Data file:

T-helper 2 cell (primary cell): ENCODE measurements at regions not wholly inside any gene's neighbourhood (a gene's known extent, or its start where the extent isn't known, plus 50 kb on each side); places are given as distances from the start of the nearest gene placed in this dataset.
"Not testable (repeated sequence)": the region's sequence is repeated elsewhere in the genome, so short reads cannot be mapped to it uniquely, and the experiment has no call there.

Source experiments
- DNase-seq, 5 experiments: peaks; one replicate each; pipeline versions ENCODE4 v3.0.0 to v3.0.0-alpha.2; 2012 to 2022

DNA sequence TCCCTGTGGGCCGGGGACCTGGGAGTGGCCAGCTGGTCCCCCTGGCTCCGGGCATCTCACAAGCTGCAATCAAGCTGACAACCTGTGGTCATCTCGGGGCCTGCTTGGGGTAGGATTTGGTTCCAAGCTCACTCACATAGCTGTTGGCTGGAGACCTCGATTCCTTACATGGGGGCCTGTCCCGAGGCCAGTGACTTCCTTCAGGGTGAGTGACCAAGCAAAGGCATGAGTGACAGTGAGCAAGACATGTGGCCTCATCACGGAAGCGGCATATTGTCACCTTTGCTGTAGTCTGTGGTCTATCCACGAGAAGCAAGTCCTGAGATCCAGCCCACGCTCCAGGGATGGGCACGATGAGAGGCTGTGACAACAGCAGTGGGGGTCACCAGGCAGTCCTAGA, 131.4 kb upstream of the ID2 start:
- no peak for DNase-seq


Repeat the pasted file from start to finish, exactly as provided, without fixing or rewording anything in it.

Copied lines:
T-helper 2 cell (primary cell): ENCODE measurements at regions not wholly inside any gene's neighbourhood (a gene's known extent, or its start where the extent isn't known, plus 50 kb on each side); places are given as distances from the start of the nearest gene placed in this dataset.
"Not testable (repeated sequence)": the region's sequence is repeated elsewhere in the genome, so short reads cannot be mapped to it uniquely, and the experiment has no call there.

Source experiments
- DNase-seq, 5 experiments: peaks; one replicate each; pipeline versions ENCODE4 v3.0.0 to v3.0.0-alpha.2; 2012 to 2022

DNA sequence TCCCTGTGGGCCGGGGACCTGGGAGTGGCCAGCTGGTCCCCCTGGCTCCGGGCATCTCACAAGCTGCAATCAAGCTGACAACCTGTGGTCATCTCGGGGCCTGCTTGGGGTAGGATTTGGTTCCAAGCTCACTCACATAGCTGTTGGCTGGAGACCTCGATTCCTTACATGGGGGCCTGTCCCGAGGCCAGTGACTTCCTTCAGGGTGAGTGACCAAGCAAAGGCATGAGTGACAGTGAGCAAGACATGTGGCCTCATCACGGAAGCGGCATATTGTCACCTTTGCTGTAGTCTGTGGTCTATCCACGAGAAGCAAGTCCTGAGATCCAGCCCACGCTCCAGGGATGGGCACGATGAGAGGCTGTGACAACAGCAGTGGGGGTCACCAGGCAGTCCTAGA, 131.4 kb upstream of the ID2 start:
- no peak for DNase-seq